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R-introduction

# R-introduction

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05/09/2014

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Given a (univariate) set of data we can examine its distribution in a large number of ways. The
simplest is to examine the numbers. Two slightly diferent summaries are given by summary and
fivenum and a display of the numbers by stem (a “stem and leaf” plot).

Chapter 8: Probability distributions

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> attach(faithful)
> summary(eruptions)
Min. 1st Qu. Median Mean 3rd Qu. Max.
1.600 2.163 4.000 3.488 4.454 5.100
> fivenum(eruptions)
[1] 1.6000 2.1585 4.0000 4.4585 5.1000
> stem(eruptions)

The decimal point is 1 digit(s) to the left of the |

16 | 070355555588
18 | 000022233333335577777777888822335777888
20 | 00002223378800035778
22 | 0002335578023578
24 | 00228
26 | 23
28 | 080
30 | 7
32 | 2337
34 | 250077
36 | 0000823577
38 | 2333335582225577
40 | 0000003357788888002233555577778
42 | 03335555778800233333555577778
44 | 02222335557780000000023333357778888
46 | 0000233357700000023578
48 | 00000022335800333
50 | 0370

A stem-and-leaf plot is like a histogram, and R has a function hist to plot histograms.

> hist(eruptions)
## make the bins smaller, make a plot of density
> hist(eruptions, seq(1.6, 5.2, 0.2), prob=TRUE)
> lines(density(eruptions, bw=0.1))
> rug(eruptions) # show the actual data points

More elegant density plots can be made by density, and we added a line produced by
density in this example. The bandwidth bw was chosen by trial-and-error as the default gives

Chapter 8: Probability distributions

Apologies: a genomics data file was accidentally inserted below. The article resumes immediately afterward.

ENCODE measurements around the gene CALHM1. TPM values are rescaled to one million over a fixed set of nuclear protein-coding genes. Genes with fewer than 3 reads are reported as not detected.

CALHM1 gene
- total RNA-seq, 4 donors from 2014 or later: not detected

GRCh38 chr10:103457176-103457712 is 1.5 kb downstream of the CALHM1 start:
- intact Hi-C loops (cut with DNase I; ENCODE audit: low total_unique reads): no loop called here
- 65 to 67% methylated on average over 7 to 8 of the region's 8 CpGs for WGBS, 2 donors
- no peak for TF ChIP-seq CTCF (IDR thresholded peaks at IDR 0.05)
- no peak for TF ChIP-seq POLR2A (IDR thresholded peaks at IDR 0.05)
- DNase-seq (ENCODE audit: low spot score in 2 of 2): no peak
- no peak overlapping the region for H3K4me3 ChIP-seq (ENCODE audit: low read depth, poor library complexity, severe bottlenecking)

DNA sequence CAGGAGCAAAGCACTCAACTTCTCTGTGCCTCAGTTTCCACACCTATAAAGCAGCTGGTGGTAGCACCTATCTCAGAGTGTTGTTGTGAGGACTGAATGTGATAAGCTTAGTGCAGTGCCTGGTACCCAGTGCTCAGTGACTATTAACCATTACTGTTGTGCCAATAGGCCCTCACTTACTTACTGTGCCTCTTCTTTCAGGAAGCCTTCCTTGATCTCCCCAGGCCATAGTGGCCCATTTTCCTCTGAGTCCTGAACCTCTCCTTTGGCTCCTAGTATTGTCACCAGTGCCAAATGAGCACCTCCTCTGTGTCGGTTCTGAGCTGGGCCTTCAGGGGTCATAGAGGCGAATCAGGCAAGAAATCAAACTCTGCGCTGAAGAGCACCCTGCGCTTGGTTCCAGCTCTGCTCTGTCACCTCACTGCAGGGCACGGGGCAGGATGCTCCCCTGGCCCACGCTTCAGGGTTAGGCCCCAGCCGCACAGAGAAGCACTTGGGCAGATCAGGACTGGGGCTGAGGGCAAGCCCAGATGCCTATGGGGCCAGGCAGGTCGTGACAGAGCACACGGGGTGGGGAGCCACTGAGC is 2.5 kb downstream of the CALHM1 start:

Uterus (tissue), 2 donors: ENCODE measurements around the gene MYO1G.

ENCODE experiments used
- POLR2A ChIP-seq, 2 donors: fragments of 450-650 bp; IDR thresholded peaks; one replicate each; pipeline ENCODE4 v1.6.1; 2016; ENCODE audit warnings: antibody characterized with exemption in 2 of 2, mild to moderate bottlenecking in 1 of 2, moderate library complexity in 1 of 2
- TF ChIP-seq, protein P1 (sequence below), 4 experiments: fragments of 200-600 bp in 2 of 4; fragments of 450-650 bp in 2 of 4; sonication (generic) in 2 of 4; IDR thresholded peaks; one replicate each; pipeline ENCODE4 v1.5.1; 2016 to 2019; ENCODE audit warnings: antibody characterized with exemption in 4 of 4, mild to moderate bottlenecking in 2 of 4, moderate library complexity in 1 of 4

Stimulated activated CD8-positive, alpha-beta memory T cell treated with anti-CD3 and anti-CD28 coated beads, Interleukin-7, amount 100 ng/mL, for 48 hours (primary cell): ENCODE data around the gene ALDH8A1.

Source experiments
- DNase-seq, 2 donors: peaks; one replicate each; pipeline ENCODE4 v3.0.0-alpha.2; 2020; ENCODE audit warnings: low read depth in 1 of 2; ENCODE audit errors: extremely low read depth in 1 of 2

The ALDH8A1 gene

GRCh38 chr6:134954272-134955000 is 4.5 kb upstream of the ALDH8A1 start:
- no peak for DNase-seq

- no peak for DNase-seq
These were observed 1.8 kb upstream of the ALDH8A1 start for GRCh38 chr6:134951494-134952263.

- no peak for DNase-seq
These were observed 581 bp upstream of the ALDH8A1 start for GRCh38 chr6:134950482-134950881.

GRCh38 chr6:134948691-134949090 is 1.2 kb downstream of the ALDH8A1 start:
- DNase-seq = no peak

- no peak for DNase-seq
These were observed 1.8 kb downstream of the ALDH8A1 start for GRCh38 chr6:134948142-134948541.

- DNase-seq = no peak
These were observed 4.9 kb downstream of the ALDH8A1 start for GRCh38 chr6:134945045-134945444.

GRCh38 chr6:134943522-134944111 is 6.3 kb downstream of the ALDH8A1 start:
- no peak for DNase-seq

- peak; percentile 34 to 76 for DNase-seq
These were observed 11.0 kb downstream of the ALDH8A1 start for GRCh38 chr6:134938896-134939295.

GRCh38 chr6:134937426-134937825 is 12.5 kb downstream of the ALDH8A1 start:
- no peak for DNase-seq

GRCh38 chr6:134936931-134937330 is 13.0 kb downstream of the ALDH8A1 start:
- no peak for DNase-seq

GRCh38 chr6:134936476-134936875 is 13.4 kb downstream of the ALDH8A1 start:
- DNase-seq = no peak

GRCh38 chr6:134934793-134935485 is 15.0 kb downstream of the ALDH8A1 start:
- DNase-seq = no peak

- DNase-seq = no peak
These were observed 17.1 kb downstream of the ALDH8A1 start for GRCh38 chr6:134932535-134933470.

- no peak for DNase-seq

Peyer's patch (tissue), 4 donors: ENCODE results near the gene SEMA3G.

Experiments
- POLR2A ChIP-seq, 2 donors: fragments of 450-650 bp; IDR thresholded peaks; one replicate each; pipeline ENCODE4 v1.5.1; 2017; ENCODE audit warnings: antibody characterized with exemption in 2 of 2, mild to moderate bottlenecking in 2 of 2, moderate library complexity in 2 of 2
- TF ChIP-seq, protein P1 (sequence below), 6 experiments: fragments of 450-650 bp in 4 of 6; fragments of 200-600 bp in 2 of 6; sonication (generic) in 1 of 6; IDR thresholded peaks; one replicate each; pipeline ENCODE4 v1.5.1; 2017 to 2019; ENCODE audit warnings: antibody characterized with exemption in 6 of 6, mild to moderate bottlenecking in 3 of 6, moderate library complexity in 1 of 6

35

too much smoothing (it usually does for “interesting” densities). (Better automated methods of
bandwidth choice are available, and in this example bw = "SJ" gives a good result.)

Histogram of eruptions

eruptions

Relative Frequency

1.5

2.0

2.5

3.0

3.5

4.0

4.5

5.0

0.0

0.1

0.2

0.3

0.4

0.5

0.6

0.7

We can plot the empirical cumulative distribution function by using the function ecdf.

> plot(ecdf(eruptions), do.points=FALSE, verticals=TRUE)

This distribution is obviously far from any standard distribution. How about the right-hand
mode, say eruptions of longer than 3 minutes? Let us ft a normal distribution and overlay the
ftted CDF.

> long <- eruptions[eruptions > 3]
> plot(ecdf(long), do.points=FALSE, verticals=TRUE)
> x <- seq(3, 5.4, 0.01)
> lines(x, pnorm(x, mean=mean(long), sd=sqrt(var(long))), lty=3)

3.0

3.5

4.0

4.5

5.0

0.0

0.2

0.4

0.6

0.8

1.0

ecdf(long)

x

Fn(x)

Quantile-quantile (Q-Q) plots can help us examine this more carefully.

par(pty="s")

# arrange for a square figure region

qqnorm(long); qqline(long)

Chapter 8: Probability distributions

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which shows a reasonable ft but a shorter right tail than one would expect from a normal
distribution. Let us compare this with some simulated data from a t distribution

−2

−1

0

1

2

3.0

3.5

4.0

4.5

5.0

Normal Q−Q Plot

Theoretical Quantiles

Sample Quantiles

x <- rt(250, df = 5)
qqnorm(x); qqline(x)

which will usually (if it is a random sample) show longer tails than expected for a normal. We
can make a Q-Q plot against the generating distribution by

qqplot(qt(ppoints(250), df = 5), x, xlab = "Q-Q plot for t dsn")
qqline(x)

Finally, we might want a more formal test of agreement with normality (or not). R provides

the Shapiro-Wilk test

> shapiro.test(long)

Shapiro-Wilk normality test

data: long
W = 0.9793, p-value = 0.01052

and the Kolmogorov-Smirnov test

> ks.test(long, "pnorm", mean = mean(long), sd = sqrt(var(long)))

One-sample Kolmogorov-Smirnov test

data: long
D = 0.0661, p-value = 0.4284
alternative hypothesis: two.sided

(Note that the distribution theory is not valid here as we have estimated the parameters of the
normal distribution from the same sample.)

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